Carl Sandburg’s definition of a baby – ‘God’s opinion that the world should continue’ – admirably sets the stage for the Christmas story of Luke 2:1-20. The birth of Jesus Christ our Lord accentuates the doctrine of the incarnation, that God has entered the world by becoming human. The humble circumstances surrounding Jesus’ birth convey the message that God has identified Himself with the human condition. C. Marvin Pate, Moody Gospel Commentary, Luke (Chicago, Moody Press, 1995), p. 77 


  • How and why does God influence history? Romans 11:33-36, Romans 13:1-2, Proverbs 16:24,
  • 1-2 – Caesar Augustus, originally Gaius Octavian, was the grandnephew of Julius Caesar. When Julius Caesar was murdered it was learned that his will declared Octavian his son and heir.
  • Augustus made a decree calling for a census. There is much debate concerning the time of this census. Luke’s dates do not seem to match what we know from history.  However there are some plausible explanations. 
  • We need to remember that Luke was an accurate historian and has never been proven wrong after all the facts were gathered. Also remember that we are dealing with God’s Word which is infallible.
  • 3-5 – This census required that people return to their own city. In this case Joseph had to go to the “City of David”.  Often Jerusalem is thought of as the City of David, but Bethlehem is Jesus’ hometown.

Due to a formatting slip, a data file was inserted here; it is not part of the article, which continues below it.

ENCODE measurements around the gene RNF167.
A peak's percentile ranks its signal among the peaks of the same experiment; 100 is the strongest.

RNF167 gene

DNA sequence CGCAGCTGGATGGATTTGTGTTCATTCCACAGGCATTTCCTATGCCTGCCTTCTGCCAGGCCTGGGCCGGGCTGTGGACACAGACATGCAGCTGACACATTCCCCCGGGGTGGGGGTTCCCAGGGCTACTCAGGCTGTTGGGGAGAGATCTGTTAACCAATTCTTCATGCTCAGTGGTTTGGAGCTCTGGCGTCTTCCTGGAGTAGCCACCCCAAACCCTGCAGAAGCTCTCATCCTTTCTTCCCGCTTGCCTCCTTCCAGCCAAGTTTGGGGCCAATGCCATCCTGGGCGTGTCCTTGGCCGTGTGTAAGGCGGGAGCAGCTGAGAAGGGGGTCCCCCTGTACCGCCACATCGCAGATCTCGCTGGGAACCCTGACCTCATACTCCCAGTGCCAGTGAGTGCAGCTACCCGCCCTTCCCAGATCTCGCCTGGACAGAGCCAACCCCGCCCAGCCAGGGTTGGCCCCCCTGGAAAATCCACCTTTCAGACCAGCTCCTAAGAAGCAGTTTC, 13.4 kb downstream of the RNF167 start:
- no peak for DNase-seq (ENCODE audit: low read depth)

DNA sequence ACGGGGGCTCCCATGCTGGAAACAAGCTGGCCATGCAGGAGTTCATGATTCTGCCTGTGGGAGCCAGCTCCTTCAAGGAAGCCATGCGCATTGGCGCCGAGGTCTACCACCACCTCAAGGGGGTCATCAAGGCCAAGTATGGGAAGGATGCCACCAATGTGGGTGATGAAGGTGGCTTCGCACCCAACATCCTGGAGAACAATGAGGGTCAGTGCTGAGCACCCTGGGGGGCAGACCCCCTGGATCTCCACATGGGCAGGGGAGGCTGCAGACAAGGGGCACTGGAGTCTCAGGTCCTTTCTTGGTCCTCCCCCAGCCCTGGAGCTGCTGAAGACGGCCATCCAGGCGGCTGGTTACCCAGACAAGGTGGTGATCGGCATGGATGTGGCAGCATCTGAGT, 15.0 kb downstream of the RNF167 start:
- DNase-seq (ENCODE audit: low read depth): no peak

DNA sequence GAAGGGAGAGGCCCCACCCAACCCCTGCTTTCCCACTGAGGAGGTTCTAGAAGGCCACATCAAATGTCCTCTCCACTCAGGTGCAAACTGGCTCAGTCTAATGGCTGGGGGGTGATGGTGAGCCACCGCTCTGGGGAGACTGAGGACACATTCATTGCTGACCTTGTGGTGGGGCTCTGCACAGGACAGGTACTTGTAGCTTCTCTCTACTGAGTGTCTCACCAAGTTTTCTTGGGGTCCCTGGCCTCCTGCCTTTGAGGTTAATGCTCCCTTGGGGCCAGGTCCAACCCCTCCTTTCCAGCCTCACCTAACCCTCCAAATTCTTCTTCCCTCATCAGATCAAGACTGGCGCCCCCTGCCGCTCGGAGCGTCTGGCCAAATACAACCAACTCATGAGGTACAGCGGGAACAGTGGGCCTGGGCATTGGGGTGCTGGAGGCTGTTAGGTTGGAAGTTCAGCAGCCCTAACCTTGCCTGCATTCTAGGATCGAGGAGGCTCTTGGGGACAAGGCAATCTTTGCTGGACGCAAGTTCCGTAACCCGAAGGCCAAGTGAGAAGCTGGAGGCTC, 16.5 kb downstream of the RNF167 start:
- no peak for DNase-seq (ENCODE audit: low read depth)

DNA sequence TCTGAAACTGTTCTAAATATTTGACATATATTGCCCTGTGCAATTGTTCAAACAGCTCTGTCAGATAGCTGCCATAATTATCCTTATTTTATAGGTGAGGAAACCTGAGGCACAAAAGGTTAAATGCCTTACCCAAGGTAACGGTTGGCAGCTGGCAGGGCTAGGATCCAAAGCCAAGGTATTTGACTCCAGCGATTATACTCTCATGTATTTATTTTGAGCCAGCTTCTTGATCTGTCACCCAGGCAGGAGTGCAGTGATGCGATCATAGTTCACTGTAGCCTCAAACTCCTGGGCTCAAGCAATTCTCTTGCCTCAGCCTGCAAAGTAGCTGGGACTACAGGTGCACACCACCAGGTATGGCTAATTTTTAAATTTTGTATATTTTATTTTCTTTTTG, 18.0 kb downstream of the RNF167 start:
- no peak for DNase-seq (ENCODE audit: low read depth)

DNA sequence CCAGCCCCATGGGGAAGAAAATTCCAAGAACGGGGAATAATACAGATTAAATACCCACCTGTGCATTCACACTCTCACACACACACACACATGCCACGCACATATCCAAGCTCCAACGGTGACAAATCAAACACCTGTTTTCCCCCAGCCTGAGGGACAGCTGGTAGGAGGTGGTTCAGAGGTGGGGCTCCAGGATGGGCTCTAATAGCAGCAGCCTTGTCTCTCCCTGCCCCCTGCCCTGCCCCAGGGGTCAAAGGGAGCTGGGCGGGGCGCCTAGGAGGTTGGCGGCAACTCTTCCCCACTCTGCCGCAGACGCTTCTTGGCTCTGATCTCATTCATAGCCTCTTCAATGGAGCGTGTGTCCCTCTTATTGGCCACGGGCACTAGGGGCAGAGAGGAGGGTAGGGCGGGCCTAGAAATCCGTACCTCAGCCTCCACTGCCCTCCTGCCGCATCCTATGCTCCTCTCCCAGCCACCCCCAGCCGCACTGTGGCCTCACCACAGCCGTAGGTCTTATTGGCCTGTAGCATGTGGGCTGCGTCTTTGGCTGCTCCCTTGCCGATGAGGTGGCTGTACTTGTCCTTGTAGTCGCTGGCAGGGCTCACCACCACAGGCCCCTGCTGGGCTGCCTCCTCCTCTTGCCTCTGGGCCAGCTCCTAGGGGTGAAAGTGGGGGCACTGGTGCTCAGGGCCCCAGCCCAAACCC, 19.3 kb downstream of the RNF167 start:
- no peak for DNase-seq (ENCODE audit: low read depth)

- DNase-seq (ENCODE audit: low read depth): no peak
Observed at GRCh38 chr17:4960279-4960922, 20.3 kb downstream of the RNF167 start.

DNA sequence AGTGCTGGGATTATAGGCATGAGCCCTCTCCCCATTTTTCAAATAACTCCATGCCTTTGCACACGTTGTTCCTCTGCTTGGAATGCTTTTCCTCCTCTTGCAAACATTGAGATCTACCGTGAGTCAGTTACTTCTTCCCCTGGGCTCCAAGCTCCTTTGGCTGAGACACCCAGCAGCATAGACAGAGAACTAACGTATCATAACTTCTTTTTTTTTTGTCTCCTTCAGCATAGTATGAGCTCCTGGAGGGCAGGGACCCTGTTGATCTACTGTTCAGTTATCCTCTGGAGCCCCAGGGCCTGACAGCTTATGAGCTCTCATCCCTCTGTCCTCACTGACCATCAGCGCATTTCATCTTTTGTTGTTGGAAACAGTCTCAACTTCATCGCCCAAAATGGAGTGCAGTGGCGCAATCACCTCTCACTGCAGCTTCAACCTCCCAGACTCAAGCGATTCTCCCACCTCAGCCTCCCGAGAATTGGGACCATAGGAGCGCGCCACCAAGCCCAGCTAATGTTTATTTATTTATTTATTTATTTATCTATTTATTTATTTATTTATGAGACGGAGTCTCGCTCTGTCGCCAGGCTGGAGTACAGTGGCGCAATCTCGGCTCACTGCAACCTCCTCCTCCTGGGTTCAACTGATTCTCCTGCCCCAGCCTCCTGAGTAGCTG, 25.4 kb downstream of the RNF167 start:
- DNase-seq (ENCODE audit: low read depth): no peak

• This passage also tells us that Joseph is of the “house and lineage of David”. Why is this important?
  • It does not seem that Mary’s presence was necessary. What are, humanly speaking, possible reasons that she came? What is the Scriptural reason for Mary to make the trip (Micah 5:2)?
  • We need to remember that when God makes a promise, that promise will be kept (Numbers 23:19). He will even influence the ruler of the whole civilized world to do His bidding. How does this encourage you? 


  • Mary gave birth. Of course, it was a boy! She wrapped him in “swaddling clothes”. These were long strips of cloth wrapped around the limbs to give strength to the child and perhaps a sense of security.
  • Our understanding of an “inn” is nothing close to what the inn was like where Joseph and Mary sought lodging. It very well could have been a crude place where caravans stopped. All that was available was a stall to sleep in and a place for the animals.  Every spot for human beings was filled.  It was in a stable, perhaps even a cave, where Jesus was born. The manger, most likely, was a feeding trough for animals.
  • How was it a demotion for God the Son? 2 Corinthians 8:9, Philippians 2:5-8
  • How was it a show of love from God the Father? 


  • 8 – Shepherds were on the low end of the social ladder. They were usually ceremonially unclean because of their work. They did not have a good reputation for integrity and their testimony was not admissible in the law courts.
  • Why do you think the announcement of Jesus’ birth came to shepherds? Psalm 138:6, John 1:29, 10:11
  • 9 – An angel, reflecting the glory of God, appeared to the shepherds. They were scared!